Cumberland Times-News

Opinion

November 19, 2012

It may make you sick, but it’s likely the thing to do

Sixty years from now this will be forgotten just the way Maryland, Clemson, Duke, North Carolina, N.C. State, South Carolina and Wake Forest leaving the Southern Conference to start the Atlantic Coast Conference in 1953 is forgotten today.

But this business of the University of Maryland leaving the ACC for the money-green pastures of the Big Ten? Unless your job is to balance the budget of the Maryland athletic department that Chairman Yow blew to hell in a handcart, it makes you sick to your stomach. On a number of counts.

It makes you sick because the mere notion of Maryland’s leaving the ACC was necessitated by the manner in which Maryland’s athletic department hemorrhages money.

It makes you sick because after 60 years of being treated like a red-headed stepchild by the very conference it helped create, Maryland just kissed off 60 years of the tradition it likes to brag about having. It makes you sick because after 60 years of catering to North Carolina and Duke, and now Notre Dame, the ACC just kissed off a seven-million person market. And while UConn may be on the way, Clemson, Florida State and N.C. State may be on the way out.

And don’t think for a moment North Carolina isn’t in the Big Ten’s sights as well. How funny would that be, Swofford? You’d be a commissioner without a school, provided, of course, you are able to remain commissioner. And since your allowing ESPN to sell the ACC magic beans on the new TV contract got this ball rolling, your head may be rolling next. Oh, and Notre Dame? They, too, will eventually be in the Big Ten. Please don’t believe otherwise.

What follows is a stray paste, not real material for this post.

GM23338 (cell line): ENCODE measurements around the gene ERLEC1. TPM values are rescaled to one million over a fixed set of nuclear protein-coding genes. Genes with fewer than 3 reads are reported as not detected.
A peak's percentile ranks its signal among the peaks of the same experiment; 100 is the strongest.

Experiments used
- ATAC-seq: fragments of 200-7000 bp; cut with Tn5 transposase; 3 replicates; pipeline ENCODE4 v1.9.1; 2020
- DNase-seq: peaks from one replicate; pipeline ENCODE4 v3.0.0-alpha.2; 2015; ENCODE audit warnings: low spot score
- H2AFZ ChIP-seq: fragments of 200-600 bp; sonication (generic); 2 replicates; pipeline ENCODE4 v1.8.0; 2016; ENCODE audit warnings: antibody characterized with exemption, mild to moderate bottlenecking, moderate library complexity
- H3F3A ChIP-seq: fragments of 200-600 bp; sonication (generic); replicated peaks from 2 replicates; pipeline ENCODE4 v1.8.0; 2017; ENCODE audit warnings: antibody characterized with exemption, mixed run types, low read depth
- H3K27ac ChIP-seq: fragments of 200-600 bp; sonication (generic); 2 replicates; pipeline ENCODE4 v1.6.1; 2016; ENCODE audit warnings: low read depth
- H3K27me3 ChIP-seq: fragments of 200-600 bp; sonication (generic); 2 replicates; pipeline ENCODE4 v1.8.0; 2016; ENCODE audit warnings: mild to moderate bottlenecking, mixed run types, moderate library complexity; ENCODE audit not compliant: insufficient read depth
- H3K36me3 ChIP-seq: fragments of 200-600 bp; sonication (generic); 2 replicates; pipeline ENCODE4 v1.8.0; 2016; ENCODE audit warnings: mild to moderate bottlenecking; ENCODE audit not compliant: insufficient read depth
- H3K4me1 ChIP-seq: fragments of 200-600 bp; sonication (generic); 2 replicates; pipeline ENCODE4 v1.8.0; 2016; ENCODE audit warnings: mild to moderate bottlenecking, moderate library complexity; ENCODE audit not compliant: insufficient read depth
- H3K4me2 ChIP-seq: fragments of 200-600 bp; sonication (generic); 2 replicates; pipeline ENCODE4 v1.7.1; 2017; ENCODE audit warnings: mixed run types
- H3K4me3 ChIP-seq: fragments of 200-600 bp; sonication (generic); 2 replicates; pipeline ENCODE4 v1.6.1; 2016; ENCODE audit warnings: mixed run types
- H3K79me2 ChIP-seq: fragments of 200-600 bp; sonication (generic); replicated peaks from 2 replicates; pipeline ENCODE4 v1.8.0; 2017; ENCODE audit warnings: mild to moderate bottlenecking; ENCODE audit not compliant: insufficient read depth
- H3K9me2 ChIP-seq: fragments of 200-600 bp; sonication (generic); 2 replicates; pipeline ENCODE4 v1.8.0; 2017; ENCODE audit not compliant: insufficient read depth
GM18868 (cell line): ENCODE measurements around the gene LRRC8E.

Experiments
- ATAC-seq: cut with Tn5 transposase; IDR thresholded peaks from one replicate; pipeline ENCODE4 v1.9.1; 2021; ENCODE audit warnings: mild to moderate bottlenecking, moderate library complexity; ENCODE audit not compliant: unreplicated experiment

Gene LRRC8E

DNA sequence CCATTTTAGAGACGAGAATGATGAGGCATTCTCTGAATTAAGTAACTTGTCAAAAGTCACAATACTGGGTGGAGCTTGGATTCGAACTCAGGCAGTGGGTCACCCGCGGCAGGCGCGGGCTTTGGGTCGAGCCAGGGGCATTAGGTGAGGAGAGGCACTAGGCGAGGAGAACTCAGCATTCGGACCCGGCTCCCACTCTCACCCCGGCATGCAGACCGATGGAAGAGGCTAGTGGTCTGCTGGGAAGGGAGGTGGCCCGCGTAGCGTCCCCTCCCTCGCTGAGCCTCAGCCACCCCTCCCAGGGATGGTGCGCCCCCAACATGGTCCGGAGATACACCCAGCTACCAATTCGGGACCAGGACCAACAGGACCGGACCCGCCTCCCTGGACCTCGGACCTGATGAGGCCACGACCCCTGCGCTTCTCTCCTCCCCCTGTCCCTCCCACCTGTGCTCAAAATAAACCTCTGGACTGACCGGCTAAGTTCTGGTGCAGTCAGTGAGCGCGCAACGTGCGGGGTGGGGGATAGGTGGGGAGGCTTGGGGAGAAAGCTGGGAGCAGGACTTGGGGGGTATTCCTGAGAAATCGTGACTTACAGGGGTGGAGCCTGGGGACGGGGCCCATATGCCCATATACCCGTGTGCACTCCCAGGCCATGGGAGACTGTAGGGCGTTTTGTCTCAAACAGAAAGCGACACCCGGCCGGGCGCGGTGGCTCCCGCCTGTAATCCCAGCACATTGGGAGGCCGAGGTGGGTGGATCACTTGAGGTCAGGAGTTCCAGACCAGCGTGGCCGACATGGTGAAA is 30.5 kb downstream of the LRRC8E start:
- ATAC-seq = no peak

It makes you sick because 60 years from now Maryland Terrapins could be as extinct as Minnesota Golden Gophers. No offense, only honest perception, intended.

This is going to upgrade Maryland’s football program? Maryland football will now become a national player? Really? Repeat after me: Jim Tatum is dead. It ain’t ever happening on that level again. Maryland football is insignificant, and no matter how much money this deal nets the university, Maryland football will remain insignificant until the end of time — which might not be too terribly painful for delusional Maryland-Is-A-Football-School types if the Mayan calendar is accurate.

And, oh yes, the football rivalry with Penn State can now resume. Rivalry? You call 1-35-1 a rivalry? Penn State never thought of Maryland as a rival. Penn State, who can stand to receive some good news more than anybody else these days, thought of the Terps as welcomed house guests and, no doubt, will be delighted to welcome them back.